Scientists at the University of Southern California have discovered evidence suggesting the Earth’s inner core oscillates, defying widely held beliefs that it rotates at a higher rate than the planet’s surface. According to seismic data analysis, the inner core changed direction in the six-year period from 1969 to 1974, according to their findings, which was published today in Science Advances. The researchers claim that their concept of inner core movement also explains the change in day duration, which has been seen to vary for decades.
“We can observe the Earth‘s surface movements relative to its inner core, as people have claimed for 20 years,” said John E. Vidale, co-author of the study and Dean’s Professor of Earth Sciences at the University of Southern California’s Dornsife College of Letters, Arts, and Sciences. “However, our most recent data suggest that the inner core rotated slightly slower from 1969 to 1971 before moving in the other direction from 1971 to 1974.” We also notice that the length of the day has grown and shrunk as expected.”Because of the synchronicity of those two findings, oscillation is the most plausible explanation.”
The rate and direction of rotation are determined by atomic testing
In the last 30 years, our understanding of the inner core has vastly improved. Over decades, the inner core—a hot, compact ball of solid iron the size of Pluto—has been demonstrated to move and/or alter. It’s also impossible to witness directly, so researchers must rely on indirect data to explain the movement and changes’ pattern, pace, and reason.
The initial study, published in 1996, proposed that the planet’s inner core rotates at a rate of around 1 degree per year faster than the rest of the world, a phenomenon known as super-rotation. Vidale’s subsequent findings confirmed that the inner core super-rotates, albeit at a slower rate.
Wei Wang and Vidale used data from the Large Aperture Seismic Array (LASA), a US Air Force facility in Montana, to discover that the inner core spun at a slower rate than previously thought, about 0.1 degrees per year. The study used a novel beamforming technique developed by Vidale to evaluate waves created by Soviet underground nuclear bomb explosions in the Arctic archipelago Novaya Zemlya from 1971 to 1974.
Wang and Vidale discovered the new results by using the same methods to two previous atomic experiments conducted beneath Amchitka Island, near the tip of the Alaskan archipelago—Milrow in 1969 and Cannikin in 1971. They determined the inner core has reversed direction, sub-rotating at least a tenth of a degree every year, by measuring the compressional waves caused by nuclear explosions.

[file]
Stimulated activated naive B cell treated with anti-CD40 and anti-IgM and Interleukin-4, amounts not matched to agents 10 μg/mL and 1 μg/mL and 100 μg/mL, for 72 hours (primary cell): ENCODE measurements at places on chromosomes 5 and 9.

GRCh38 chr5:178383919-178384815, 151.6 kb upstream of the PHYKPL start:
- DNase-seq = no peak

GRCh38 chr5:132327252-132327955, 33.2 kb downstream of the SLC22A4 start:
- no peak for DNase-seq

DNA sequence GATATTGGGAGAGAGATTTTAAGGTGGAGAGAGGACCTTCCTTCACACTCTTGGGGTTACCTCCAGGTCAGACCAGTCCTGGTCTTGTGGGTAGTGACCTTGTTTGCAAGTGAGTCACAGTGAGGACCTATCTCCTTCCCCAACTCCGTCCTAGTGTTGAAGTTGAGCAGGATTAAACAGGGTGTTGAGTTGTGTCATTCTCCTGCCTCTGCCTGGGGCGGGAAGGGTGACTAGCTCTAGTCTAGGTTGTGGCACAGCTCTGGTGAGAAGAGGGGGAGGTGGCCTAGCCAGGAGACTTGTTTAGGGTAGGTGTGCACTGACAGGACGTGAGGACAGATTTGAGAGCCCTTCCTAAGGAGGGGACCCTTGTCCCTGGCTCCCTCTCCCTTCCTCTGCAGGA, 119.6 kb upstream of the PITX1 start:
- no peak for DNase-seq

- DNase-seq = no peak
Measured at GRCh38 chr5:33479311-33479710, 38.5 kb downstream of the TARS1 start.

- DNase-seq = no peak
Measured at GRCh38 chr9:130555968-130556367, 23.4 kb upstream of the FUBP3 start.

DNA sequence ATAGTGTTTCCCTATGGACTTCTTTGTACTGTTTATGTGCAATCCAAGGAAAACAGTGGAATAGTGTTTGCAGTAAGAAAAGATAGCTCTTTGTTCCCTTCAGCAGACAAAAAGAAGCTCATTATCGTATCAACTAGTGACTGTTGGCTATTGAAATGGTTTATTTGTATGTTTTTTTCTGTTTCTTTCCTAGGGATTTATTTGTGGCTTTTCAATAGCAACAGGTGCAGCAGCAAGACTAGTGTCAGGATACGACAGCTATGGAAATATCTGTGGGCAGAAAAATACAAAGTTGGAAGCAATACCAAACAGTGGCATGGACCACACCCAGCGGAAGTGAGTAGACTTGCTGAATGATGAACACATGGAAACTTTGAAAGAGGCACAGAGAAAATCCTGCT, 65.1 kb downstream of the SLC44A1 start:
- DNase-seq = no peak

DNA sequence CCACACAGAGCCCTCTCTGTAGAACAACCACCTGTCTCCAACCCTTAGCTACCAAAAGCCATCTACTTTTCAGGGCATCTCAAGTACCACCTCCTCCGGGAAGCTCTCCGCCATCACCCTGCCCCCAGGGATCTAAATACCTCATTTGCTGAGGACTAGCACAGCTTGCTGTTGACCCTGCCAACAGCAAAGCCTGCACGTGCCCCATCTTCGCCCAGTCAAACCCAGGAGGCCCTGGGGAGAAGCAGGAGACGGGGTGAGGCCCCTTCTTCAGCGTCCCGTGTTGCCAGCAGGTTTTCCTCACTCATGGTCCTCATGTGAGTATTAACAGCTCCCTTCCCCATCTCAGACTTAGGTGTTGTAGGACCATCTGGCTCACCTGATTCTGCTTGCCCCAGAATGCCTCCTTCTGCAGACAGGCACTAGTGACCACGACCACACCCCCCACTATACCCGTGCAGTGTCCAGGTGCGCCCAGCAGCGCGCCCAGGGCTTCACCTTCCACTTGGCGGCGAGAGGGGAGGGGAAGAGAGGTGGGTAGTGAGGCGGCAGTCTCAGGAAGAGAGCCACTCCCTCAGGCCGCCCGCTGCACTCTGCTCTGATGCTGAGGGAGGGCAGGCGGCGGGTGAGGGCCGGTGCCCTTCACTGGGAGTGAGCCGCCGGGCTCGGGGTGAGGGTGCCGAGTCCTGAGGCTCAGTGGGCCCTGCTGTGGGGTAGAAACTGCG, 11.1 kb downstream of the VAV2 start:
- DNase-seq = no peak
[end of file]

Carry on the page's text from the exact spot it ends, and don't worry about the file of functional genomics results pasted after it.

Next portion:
The well-known six-year oscillation was first detected through direct seismological observation in this newest study.”The idea that the inner core oscillates was out there,” Vidale adds, “but the community was split on whether it was realistic.” “We expected to witness the same rotation direction and rate as in the previous two atomic tests, but we got the opposite result. We were taken aback when we discovered it was travelling in the opposite direction.”
Future studies will delve deeper into the reasons for the formation of the inner core
Future study, according to Vidale and Wang, will be contingent on finding sufficiently accurate observations to compare against these findings. They were able to establish the specific position and time of the relatively simple seismic event using seismological data from earlier investigations, according to Wang. However, the Montana LASA closed in 1978, and the period of underground atomic testing in the United States is past, so even with recent developments in technology, the researchers would have to rely on rather imprecise earthquake data.
The findings back up the notion that the inner core oscillates due to variations in day length—plus or minus 0.2 seconds over six years—and geomagnetic fields, which both match the theory in amplitude and phase. According to Vidale, the data provide a persuasive theory for many of the scientific community’s questions.
“The inner core isn’t fixed—shifting it’s beneath our feet every six years, and it seems to go back and forth a couple of kilometres,” Vidale explained. “One of the problems we wanted to answer was whether the inner core moves over time or is mostly locked in comparison to everything else.We’re trying to figure out how the inner core formed and travels through time—this is a critical step toward a greater understanding of the process.”